I love being able to tell you about other GREAT resources, especially when they come from other awesome dietitians. My friend Melissa Joy Dobbins is a Chicago-based RD, and has her own podcast, which I highly recommend listening to.
You know how a lot of things can either be a little too fluffy ("The 10 Foods You Should Never Eat") or too heady ("Apolipoprotein A1 Regulates Coenzyme Q10 Absorption, Mitochondrial Function, and Infarct Size in a Mouse Model of Myocardial Infarction")? This podcast is neither of those. She takes interesting subjects and teases out the research, best practices, and psychology of good nutrition. Without oversimplifying, or making your head spin. So check it out!
The first episode that I listened to was about protein, which I thought was a great topic that I'd want to share on my blog. Below is essentially a summary/review of the content. Melissa interviewed Doug Paddon-Jones, a Professor of Nutrition and Metabolism at the University of Texas Medical Branch in Galveston, TX. His disclosure includes being a researcher with grants from the NIH.
If you look on the shelves of your grocery store, you probably notice one of two things written on the package - "gluten-free" or how much protein is in the food. Protein is definitely the nutrient du jour, and people are OBSESSED with getting enough. Is that warranted? How much is enough? How much is too much?
When it comes to protein recommendations, there are two main ways that we talk about it:
0.8g/kg/day (or 0.36g/lb/day)
10-35% of your total calories
You'll notice that both of these involve math, and that they might give you very different answers. Let's take a woman who weighs 150 pounds and eats about 2000 calories per day as an example. Using the first equation, she needs about 54.5g of protein. If you use the percent of total calories range, she needs to get between 200-700 calories from protein. With 4cal/g, that means 50-175g of protein. That is a HUGE range!! How do we make sense of all of this?
The major difference in the two recommendations is that the calculation refers to what your body needs to maintain itself. Consider this a bare minimum. The second range is to ensure that you're getting a good variety of nutrients, and not crowding out fat or carbohydrates from your diet by focusing too much on protein. The ranges are designed to prevent chronic disease.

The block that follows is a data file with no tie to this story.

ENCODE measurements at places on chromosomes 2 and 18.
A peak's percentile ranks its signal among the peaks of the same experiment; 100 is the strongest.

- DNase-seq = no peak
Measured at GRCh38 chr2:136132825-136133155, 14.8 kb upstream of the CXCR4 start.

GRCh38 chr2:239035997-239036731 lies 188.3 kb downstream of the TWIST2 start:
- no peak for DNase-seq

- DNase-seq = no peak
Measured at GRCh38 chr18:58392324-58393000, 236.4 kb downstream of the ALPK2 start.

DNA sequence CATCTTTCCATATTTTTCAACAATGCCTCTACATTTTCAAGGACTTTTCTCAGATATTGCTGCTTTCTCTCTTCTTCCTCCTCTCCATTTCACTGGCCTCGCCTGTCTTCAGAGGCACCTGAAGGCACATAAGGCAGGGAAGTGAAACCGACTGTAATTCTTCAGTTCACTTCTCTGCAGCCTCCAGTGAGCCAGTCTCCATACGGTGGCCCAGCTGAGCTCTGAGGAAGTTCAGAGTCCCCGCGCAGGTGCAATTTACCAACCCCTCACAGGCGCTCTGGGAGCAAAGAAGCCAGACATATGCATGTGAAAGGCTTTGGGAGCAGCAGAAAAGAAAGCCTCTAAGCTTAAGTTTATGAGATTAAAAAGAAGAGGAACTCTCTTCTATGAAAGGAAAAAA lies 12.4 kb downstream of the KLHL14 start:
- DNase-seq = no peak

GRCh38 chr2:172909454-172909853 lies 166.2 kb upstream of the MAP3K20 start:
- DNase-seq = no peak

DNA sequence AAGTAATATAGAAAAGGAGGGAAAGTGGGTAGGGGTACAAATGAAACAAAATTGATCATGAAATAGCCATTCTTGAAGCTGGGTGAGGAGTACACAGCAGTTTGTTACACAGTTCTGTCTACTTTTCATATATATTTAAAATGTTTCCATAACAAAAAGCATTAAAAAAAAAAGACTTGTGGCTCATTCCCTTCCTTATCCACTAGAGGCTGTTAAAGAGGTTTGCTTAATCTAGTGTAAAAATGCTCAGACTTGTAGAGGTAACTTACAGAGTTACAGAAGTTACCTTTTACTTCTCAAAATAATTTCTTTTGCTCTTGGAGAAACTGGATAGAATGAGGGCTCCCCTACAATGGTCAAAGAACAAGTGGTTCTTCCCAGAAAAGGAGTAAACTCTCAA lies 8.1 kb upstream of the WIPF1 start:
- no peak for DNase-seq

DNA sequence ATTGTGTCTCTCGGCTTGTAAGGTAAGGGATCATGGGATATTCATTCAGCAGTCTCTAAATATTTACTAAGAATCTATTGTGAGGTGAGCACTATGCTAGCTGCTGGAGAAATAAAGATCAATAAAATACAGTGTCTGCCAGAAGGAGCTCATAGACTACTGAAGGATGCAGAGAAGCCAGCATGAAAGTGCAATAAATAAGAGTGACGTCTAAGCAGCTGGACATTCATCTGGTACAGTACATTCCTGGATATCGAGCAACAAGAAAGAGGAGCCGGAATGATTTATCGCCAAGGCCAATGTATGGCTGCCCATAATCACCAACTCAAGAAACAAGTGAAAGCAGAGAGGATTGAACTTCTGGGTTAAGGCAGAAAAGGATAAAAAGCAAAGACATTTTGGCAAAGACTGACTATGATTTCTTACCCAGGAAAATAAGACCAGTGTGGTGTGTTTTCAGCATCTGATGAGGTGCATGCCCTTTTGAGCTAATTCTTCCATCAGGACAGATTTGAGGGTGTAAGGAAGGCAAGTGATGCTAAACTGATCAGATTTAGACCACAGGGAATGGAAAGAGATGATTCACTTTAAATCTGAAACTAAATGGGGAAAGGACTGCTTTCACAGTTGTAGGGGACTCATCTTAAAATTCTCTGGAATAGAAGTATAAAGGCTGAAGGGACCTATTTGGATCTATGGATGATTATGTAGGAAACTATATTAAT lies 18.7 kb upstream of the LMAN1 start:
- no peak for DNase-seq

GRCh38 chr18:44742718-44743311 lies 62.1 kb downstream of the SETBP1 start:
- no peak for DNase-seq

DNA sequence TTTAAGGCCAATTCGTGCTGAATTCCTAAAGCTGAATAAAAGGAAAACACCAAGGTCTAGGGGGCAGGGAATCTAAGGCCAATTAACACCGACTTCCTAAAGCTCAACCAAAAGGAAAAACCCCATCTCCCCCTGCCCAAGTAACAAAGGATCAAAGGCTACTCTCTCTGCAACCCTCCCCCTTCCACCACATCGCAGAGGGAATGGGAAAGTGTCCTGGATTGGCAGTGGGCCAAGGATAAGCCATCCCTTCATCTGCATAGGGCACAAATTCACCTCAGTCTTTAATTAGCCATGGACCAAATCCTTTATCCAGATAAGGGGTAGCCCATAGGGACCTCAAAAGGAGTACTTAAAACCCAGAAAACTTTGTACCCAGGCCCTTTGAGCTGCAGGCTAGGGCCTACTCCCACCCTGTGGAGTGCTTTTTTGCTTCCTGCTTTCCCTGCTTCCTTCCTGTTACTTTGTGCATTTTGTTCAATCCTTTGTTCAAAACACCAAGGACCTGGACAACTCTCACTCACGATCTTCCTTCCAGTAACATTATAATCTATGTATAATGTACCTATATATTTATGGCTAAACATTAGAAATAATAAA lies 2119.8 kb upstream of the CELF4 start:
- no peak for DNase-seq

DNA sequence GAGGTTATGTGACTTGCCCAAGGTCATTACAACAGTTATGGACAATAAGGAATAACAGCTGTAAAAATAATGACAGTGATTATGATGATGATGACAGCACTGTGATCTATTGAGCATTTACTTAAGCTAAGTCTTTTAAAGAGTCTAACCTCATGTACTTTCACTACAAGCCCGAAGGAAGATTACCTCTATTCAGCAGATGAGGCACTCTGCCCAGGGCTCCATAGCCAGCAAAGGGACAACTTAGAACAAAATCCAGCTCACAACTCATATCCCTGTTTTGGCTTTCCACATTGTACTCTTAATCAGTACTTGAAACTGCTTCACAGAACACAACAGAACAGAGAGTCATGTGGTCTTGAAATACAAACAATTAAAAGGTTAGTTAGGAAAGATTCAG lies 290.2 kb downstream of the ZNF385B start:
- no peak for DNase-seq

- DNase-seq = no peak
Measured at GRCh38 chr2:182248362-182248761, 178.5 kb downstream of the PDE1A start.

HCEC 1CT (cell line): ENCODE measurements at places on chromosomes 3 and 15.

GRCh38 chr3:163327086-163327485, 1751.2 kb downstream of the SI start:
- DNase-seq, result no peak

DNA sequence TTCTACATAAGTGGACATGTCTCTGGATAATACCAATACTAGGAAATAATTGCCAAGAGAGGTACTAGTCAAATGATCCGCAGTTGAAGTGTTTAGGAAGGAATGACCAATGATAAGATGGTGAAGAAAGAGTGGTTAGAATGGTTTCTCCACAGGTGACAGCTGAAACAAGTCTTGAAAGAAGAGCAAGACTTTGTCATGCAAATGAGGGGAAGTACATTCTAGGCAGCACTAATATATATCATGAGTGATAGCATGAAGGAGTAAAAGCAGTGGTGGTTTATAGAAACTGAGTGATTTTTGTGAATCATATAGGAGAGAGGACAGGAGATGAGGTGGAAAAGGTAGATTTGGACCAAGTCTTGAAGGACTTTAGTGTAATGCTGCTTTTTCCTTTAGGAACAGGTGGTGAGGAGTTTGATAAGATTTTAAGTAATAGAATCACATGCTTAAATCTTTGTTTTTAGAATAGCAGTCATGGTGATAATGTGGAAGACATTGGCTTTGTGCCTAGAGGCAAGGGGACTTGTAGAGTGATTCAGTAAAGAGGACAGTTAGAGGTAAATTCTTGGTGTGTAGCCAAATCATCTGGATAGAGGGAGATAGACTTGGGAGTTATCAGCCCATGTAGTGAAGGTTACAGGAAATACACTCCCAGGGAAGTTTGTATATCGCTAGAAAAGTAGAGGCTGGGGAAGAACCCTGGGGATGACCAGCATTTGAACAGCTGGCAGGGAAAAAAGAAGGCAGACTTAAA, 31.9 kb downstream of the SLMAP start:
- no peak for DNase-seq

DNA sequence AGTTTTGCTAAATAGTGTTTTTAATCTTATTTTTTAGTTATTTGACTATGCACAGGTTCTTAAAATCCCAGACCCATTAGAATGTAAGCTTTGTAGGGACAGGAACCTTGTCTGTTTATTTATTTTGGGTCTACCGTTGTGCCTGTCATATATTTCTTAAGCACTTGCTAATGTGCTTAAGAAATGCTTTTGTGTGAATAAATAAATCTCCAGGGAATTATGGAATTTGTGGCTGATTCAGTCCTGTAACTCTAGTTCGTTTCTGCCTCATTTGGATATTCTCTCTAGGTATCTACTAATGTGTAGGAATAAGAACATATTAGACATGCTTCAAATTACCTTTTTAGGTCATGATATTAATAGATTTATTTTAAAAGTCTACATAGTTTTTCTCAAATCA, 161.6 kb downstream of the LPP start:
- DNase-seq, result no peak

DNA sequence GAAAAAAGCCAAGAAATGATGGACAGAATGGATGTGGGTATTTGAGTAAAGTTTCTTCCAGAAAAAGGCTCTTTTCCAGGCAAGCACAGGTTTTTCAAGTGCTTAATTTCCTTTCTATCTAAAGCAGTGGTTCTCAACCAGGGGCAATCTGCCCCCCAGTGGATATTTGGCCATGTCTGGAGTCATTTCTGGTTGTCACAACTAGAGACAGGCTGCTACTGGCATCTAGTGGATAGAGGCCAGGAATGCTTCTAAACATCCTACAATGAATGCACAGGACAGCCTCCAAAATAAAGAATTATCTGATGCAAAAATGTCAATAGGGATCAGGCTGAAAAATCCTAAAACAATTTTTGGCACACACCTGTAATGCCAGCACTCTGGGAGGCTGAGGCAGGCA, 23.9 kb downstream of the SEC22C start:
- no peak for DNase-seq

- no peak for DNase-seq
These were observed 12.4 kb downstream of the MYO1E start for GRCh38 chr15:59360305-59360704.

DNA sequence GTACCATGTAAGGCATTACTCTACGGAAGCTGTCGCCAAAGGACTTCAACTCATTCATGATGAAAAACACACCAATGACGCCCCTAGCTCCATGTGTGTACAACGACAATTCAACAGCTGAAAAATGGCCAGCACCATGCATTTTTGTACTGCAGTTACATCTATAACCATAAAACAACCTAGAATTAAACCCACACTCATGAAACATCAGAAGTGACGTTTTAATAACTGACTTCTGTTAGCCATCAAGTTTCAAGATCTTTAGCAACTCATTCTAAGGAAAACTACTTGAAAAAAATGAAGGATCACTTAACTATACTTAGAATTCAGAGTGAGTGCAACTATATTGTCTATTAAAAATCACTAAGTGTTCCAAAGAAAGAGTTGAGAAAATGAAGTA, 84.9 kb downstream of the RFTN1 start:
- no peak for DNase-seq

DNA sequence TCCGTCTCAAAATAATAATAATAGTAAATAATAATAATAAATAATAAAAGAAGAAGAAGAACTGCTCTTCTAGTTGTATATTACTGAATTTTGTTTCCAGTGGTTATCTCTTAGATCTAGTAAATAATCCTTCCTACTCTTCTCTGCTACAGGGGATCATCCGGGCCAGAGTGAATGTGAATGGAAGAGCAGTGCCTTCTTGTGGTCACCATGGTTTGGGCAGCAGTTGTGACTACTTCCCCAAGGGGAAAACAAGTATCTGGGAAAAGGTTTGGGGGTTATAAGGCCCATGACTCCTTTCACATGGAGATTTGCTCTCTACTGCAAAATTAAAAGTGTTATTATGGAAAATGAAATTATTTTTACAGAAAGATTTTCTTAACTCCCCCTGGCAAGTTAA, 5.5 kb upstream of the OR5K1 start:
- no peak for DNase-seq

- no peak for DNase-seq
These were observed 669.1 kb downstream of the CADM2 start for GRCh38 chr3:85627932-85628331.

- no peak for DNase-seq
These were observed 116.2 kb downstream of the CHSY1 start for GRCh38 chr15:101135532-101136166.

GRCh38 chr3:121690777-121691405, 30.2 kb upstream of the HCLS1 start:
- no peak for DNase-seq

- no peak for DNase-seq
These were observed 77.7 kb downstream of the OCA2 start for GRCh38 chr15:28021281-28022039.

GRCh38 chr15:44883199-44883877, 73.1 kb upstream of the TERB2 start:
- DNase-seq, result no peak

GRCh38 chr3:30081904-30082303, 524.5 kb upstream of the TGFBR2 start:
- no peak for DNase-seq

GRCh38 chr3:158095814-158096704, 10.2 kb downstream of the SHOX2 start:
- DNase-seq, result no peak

Studies like NHANES show that the average American consumes 1.2g/kg/day of protein - or about 1.5 times the low-end needs. Which would indicate that we're doing fine, and don't need to worry about it. In other words, NHANES might tell us to chill the heck out over when it comes to protein.
Here's the rub, though. Most of us eat very little protein at breakfast, while dinner is protein-centric. We have very skewed distribution of our protein intake throughout our day. The reason that is an issue, is that the body does not store protein. You might be tempted to believe that your muscles are protein stores, but that's not the case. Eating more protein is not the way to build more muscle (oh how we wish!).
This makes protein different from carbs and fat, which are stored. So you could (hypothetically) eat all of your carbohydrates for the day in one meal, and your body would use it as it needs it. Same is true of fat. As much as I enjoy some healthy fats, a meal of just avocado or just olive oil doesn't exactly make my mouth water. But the body is designed to store and use fat as needed.
Protein, on the other hand, requires a meal-by-meal approach to help in the necessary growth and repair activities. Your body needs protein to be currently available (i.e., recently consumed) to be usable. Which starts to make a case for a “per meal” recommendation for protein, instead of a daily recommendation..
So how much can the body actually use (vs converting to fat for long-term storage)? General consensus is that your body can only use about 25-35 grams of protein at one time. Of course, this depends on your body - size, health status, energy requirements, etc. So despite all the variables and the fact that it's research (not real life), it's a good place to start.
Tune back in on Monday, for part 2!
Do you have a favorite health-related podcast? What are your go-to resources for quality information?